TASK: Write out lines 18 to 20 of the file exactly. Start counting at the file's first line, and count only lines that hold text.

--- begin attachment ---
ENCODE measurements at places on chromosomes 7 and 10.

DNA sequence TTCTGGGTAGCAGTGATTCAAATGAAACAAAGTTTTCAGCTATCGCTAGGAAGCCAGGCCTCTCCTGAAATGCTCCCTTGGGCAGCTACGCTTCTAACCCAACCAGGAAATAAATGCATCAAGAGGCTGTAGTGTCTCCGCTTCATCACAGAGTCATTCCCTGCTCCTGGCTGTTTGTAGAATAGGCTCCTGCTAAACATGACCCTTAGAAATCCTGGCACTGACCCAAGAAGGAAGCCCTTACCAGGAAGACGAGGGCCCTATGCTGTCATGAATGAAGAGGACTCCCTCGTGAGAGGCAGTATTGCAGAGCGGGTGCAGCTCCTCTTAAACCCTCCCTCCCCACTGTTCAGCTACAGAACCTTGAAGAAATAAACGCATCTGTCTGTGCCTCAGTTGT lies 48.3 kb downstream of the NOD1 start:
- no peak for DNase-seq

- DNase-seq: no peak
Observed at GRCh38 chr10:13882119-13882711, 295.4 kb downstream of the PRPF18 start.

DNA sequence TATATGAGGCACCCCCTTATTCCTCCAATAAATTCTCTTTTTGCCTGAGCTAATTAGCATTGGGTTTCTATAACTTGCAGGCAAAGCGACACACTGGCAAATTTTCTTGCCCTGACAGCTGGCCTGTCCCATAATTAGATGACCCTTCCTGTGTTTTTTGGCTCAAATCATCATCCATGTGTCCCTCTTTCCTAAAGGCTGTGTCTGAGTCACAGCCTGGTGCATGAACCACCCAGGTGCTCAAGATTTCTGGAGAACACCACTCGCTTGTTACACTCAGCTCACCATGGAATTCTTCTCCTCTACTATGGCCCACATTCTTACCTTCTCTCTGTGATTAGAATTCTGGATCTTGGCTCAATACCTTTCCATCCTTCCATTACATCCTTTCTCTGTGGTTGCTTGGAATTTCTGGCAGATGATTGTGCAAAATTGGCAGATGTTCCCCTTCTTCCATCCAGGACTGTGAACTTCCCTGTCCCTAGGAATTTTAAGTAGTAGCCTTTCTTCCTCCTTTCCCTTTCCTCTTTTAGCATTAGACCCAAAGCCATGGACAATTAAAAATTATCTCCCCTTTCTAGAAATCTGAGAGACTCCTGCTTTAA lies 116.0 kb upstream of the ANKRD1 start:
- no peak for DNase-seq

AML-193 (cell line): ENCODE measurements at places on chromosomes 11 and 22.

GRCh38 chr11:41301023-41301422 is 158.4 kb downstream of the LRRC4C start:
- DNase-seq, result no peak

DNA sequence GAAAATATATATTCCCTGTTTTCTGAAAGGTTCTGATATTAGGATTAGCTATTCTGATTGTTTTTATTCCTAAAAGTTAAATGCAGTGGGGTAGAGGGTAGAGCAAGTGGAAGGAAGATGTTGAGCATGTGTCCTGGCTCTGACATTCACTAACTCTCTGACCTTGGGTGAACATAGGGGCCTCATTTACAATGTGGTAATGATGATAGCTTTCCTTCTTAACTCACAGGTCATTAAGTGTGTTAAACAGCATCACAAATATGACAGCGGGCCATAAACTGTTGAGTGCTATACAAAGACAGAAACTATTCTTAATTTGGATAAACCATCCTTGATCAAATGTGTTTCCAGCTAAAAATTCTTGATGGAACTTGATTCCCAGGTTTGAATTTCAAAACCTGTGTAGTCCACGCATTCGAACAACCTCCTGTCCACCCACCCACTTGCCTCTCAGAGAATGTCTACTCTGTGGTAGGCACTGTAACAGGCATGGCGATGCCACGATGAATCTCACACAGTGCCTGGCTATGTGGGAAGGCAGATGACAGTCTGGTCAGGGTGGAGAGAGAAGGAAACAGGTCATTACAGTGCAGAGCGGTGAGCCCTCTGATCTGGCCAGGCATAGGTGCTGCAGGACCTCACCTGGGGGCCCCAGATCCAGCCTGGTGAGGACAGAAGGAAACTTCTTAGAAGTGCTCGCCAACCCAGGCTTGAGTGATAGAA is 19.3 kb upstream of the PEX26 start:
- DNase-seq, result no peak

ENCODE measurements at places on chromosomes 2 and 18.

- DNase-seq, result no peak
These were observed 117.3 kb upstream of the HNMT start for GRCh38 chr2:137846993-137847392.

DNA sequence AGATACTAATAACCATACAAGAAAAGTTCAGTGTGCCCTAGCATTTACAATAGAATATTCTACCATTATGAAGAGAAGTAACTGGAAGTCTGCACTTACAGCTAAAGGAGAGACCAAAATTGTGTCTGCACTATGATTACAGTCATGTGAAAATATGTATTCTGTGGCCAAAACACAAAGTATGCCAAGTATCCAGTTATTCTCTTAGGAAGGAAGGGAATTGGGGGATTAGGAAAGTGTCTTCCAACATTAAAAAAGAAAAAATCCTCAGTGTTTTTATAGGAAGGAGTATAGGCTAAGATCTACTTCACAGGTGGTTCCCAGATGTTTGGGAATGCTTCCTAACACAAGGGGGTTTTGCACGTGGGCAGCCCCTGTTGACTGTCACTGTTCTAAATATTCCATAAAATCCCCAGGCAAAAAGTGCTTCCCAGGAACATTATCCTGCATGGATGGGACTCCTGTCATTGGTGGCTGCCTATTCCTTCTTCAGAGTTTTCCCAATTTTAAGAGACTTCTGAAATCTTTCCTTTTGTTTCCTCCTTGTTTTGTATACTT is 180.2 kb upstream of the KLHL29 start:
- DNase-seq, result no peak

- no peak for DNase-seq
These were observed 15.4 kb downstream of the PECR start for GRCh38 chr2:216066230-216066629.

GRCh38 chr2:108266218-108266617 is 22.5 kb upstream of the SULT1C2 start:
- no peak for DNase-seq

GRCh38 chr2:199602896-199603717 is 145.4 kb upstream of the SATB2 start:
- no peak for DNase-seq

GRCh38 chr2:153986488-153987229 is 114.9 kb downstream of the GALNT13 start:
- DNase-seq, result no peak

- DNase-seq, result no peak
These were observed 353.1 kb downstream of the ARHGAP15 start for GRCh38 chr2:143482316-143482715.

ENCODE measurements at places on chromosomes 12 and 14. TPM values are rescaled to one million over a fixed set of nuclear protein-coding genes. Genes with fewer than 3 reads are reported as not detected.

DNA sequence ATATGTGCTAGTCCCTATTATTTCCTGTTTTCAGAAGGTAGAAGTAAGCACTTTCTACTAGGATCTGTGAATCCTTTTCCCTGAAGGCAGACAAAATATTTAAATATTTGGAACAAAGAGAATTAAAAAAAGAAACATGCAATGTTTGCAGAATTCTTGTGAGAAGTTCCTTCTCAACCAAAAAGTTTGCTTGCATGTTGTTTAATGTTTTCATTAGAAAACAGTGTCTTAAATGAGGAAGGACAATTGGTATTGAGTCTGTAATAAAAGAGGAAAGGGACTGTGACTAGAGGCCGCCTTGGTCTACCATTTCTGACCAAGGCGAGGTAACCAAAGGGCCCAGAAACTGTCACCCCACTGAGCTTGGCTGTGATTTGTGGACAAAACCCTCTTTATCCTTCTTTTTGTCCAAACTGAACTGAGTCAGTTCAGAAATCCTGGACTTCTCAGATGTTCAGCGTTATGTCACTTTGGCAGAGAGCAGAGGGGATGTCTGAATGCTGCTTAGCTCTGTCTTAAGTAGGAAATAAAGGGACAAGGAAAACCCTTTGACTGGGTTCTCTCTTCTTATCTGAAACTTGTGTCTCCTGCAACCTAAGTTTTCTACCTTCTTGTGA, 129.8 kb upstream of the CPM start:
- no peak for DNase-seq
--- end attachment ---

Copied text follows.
- no peak for DNase-seq
These were observed 15.4 kb downstream of the PECR start for GRCh38 chr2:216066230-216066629.

GRCh38 chr2:108266218-108266617 is 22.5 kb upstream of the SULT1C2 start: